Rapunzel Teacher Resources
Find Rapunzel educational ideas and activities
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Youngsters read the story of Rapunzel and go over vocabulary and answer discussion questions. They also list qualities of characters, discuss settings, make a diorama, and more.
A whole class read aloud of the story "Rapunzel" leads to a variety of related activities. Learners become familiar with the author and the title of the story. They also sequence the events in the story and discover the patterns of geometric shapes used in the illustrations.
What a way to teach the parts of a play! Use Michelle Anthony’s adapted script of Falling for Rapunzel to demonstrate for your young readers the differences between stories and dramas. While no lesson plan is included, the script could launch a discussion of plays and serve as a model for budding playwrights.
In this reading instructional activity, students read the story of Rapunzel along with their teacher. Students read 5 pages total over a period of a week.
For this story worksheet, students read "Rapunzel," then answer comprehension, extension and discussion questions and conduct simple research on castles.
Students examine the literary elements of fairy tales. After reading the fairy tale "Rapunzel" and discussing the elements of fairy tales that occur as they read, they use a story web to help plan and create an original fairy tale. Students present their fairy tale to the class in the form of a PowerPoint presentation.
With just one purchase you can add 36 well-loved tales to story time or your class library. Kids can listen along to the collection of stories while enjoying vibrant illustrations or read on their own.
Young learners explore the antagonist. They retell Hansel and Gretel and identify the witch and the stepmother as antagonists. They then brainstorm common character traits of an antagonist, and then write a paragraph describing an antagonist in their current independent reading book.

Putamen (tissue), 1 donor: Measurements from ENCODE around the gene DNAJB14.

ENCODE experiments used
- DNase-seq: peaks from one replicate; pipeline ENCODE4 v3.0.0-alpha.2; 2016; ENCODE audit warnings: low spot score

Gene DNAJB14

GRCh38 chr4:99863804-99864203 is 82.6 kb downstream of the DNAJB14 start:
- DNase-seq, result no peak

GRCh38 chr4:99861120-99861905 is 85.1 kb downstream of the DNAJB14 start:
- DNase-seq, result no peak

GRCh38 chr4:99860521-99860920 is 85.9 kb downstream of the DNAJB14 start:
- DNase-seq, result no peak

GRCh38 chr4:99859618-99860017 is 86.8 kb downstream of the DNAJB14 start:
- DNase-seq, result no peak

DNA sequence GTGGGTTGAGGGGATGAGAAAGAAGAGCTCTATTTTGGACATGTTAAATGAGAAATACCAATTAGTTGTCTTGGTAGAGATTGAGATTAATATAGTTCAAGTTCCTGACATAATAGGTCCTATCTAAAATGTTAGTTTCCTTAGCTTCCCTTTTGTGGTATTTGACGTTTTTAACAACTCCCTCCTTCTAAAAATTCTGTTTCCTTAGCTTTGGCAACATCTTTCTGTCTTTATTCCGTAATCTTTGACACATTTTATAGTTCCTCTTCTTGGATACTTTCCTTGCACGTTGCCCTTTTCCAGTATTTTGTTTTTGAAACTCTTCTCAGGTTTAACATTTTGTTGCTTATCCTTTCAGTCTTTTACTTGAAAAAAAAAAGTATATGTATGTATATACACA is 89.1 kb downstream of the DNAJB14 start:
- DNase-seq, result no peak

Young readers use graphic organizers, such as Venn diagrams and story maps, to analyze a variety of folktales and the elements of a story. They use writing, sequencing activities, and creative art to identify the morals learned from a read aloud. This is a unit with at least eight lessons, and handouts are included.
Young readers examine the elements of story structure that are included in all stories. They include these elements in their own written pieces. This phenomenally-designed plan has everything you need to easily implement it in your classroom. Some episodes from The Reading Rainbow series are utilized.
Pupils analyze how distinguishing another culture encourages us to respect each other. They research culture and all its avenues, recognizing and comprehending the relationship between people and geography. Ultimately, they can apply their knowledge to real-life situations.
Fourth graders discuss fairy tales and how modern day society has changed the perspective in which fairy tales are told and written. In groups, they perform a play or puppet show based on a fairy tale of their choice.
Students study about how sequels are created by using a well-known fairy tale to create their own. They choose a fairy tale, make a list of all the characters in the story, and generate 3 ideas (minimum) per character. They each select one idea for one character and write independently.
Students study the importance of point of view. They use a well-known fairy tale to explore how changing the point of view changes the whole story. They discuss what "point of view" means by asking: whose story is it? Whose eyes are we looking through?
First graders explore learning skills that can be practiced at home in the ten lessons of this unit. Oral reading, letter formation, fairy tale identification, and phonic awareness exercises are provided in this unit.
Teach your class how to identify the protagonist in a story. The plan suggests starting with a protagonist from a tale you have previously read in class. Then, you can read a new story and work together to identify the protagonist, providing evidence from the text. Finally, pupils get the chance to identify protagonists in their independent reading books. The plan uses Hansel and Gretel for the guided practice; however, you could use any story with a clear protagonist.
Students examine different global issues and share their learned information with others. Students choose a topic to research, write a research essay, conduct a survey about knowledge and attitude toward chosen topic, and create an oral and visual presentation of their researched information.
In this reading worksheet, students examine the differences between traditional fairy tales and literary fairy tales. Students read one example of each and write their own fairy tale using one of the two styles.
Students create homes for fairytale characters. In this early childhood lesson plan, students develop literacy, language, and problem-solving concepts as they create block structures related to specific fairy tales.
Middle schoolers identify elements of myths, fables, and legends as they read an example of each. After reading an example of each type of story, they list elements from each. They compare and contrast these features by completing a graphic organizer on the differences.